I offer career coaching to help people international development; have written books and teach classes about international development.

Which World Leaders Care about their People In the COVID Crisis?

These four women lead people-centered governments

Do you share this dream?

When you dream of the world that you want to live in, do you dream of a world in which everyone thrives; and in which everyone has a say in matters that affect their daily lives? Do you yearn for what my Ugandan colleagues wistfully sigh about Rwanda, “Oh, they have a people-centered government.” They have a government that cares about them.

Is it really asking too much to not have barrel bombs dropped on you or to be able to feed your children?

I have spent years looking for examples of governments that actually care about their people.

During this coronavirus crisis it is crystal clear which leaders truly care and which don’t. Are we surprised that women are emerging as the most important leaders in the world in this crisis?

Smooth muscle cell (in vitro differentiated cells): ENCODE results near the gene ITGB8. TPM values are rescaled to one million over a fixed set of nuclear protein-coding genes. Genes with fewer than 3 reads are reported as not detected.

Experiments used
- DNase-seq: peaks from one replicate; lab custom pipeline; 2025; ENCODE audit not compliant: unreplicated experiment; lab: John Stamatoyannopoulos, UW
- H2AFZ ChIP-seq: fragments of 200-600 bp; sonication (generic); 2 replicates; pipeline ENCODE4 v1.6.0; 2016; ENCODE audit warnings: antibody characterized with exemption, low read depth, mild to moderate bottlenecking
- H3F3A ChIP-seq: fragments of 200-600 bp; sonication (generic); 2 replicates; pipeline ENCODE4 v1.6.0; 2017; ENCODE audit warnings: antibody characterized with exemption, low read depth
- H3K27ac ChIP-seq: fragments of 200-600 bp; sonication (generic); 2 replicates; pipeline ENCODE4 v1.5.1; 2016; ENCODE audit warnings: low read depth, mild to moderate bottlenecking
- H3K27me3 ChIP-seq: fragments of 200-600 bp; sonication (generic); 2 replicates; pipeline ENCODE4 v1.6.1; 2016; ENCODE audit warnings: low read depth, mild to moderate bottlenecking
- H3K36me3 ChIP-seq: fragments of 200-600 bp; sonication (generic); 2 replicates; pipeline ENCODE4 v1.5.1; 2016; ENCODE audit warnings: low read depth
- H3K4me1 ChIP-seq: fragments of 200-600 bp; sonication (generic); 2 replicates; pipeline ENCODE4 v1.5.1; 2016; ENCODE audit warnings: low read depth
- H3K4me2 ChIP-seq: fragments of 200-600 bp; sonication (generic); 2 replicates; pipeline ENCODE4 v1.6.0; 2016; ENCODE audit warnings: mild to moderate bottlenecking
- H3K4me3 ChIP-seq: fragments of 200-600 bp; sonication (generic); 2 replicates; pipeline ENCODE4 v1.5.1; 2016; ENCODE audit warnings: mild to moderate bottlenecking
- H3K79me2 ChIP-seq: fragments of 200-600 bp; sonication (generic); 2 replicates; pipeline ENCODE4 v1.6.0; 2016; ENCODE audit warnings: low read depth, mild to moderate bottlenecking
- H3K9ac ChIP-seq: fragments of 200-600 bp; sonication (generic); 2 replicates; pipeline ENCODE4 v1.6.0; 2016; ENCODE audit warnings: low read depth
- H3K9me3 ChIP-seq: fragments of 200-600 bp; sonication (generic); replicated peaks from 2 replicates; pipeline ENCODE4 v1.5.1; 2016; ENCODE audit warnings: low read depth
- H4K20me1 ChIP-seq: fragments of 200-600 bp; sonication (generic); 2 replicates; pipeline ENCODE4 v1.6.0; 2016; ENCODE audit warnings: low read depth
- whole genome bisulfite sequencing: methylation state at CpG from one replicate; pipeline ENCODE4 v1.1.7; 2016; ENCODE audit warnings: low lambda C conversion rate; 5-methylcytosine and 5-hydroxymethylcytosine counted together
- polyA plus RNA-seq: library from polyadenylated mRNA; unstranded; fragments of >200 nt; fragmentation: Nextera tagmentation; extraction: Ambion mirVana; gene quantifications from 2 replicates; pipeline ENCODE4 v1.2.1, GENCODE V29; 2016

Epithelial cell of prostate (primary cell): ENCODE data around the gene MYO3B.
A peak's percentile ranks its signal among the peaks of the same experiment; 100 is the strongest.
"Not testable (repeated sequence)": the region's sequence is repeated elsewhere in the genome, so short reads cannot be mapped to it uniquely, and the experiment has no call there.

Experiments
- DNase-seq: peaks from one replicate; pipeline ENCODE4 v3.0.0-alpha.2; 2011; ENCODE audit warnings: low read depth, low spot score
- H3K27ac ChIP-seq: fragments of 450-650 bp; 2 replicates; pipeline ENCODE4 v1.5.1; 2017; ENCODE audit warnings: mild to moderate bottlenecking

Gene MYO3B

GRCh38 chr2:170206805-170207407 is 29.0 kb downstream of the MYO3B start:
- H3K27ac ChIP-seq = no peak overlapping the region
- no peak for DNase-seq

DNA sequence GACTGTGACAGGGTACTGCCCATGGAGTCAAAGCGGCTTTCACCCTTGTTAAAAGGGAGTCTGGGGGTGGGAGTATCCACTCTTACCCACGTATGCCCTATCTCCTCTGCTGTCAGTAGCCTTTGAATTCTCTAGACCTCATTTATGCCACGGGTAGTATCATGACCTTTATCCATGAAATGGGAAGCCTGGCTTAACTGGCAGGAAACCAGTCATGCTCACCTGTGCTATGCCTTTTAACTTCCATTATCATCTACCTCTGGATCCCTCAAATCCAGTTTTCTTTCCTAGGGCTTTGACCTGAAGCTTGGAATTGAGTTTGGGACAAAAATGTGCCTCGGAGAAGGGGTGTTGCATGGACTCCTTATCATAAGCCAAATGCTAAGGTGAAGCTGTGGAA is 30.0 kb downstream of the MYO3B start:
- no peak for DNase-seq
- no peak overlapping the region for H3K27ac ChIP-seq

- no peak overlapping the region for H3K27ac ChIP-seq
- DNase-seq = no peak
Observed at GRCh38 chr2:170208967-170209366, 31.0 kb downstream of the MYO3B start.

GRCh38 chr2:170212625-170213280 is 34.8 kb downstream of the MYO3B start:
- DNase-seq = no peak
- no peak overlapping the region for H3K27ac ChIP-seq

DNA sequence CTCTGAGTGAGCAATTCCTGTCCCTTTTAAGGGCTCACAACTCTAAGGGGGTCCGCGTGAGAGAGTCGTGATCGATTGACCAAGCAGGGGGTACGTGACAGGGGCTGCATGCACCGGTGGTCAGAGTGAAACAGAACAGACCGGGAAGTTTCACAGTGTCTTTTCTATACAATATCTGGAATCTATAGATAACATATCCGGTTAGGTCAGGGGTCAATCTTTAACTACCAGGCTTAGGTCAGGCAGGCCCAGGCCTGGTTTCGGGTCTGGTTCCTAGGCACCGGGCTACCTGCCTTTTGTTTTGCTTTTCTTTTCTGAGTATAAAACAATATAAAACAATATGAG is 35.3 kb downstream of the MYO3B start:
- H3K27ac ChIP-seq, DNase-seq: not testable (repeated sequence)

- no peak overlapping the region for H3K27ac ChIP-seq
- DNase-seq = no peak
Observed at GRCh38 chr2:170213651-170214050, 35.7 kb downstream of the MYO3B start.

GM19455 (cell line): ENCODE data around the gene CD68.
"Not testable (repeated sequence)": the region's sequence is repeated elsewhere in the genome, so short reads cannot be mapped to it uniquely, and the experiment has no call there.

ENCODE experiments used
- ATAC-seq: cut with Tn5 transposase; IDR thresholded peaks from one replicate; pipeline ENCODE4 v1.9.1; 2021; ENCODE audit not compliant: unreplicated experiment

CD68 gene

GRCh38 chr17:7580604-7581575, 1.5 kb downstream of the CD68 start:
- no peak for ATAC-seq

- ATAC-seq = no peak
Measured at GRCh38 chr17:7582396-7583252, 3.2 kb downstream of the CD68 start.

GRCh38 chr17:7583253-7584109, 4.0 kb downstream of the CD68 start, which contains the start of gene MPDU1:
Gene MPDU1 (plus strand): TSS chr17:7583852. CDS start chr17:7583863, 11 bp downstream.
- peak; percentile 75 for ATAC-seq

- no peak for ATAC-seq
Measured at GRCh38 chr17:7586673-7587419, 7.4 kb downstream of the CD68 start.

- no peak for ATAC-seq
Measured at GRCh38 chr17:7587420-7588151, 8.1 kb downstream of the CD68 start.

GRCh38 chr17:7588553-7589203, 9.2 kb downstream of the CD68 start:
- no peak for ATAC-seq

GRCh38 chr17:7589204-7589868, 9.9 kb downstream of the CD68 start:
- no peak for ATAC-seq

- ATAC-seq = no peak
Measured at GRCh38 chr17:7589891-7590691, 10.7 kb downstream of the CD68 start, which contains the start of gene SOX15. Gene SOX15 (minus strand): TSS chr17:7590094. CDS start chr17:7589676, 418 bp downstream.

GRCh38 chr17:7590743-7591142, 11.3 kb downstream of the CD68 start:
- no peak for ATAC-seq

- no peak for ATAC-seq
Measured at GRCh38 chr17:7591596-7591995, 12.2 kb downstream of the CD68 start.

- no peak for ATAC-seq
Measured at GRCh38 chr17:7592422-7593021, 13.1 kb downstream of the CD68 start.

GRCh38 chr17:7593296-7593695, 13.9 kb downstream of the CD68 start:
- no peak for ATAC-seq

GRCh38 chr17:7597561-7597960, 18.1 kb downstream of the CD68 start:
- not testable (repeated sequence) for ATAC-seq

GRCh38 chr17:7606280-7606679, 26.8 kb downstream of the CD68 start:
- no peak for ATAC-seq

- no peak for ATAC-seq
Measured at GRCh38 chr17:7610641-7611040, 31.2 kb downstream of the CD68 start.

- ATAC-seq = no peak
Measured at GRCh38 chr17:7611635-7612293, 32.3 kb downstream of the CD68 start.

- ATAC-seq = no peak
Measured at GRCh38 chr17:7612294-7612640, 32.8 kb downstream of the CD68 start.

What distinguishes an extraordinary leader?

1. They can solve seemingly impossible or intractable problems.
2. They care. Compassion and a common sense of humanity shine through in what they do.
3. Thus they inspire and give hope.
4. They listen.
5. They show courage in their convictions.

Why is this so earthshakingly important?

We are in for a roller coaster ride. I believe that humanity will face more intense and more frequent challenges. The typhoons, floods and droughts will be more dramatic; as will be the protests, refugee flows and the clash as tyrants try to silence the rising voice of the people. We will need real leaders; and we will need a shift in attitude – not expecting leaders to solve the problems but each of us stepping up to be a change-maker – injecting new life into democracy. When the people lead, the leaders will follow.

Chart made by Ann McLaughlin from data from John Hopkins University Mortality Analysis

The numbers speak for themselves. The countries with the low COVID deaths are women led.

These women light the path.

1. Jacinda Ardern, Prime Minister of New Zealand

Jacinda Ardern was born in 1980 and was raised in a Mormon family. She eventually left the Mormon Church because she could not reconcile the church’s position on gayness. Ardern is one of the world’s youngest leaders but quickly rising stars.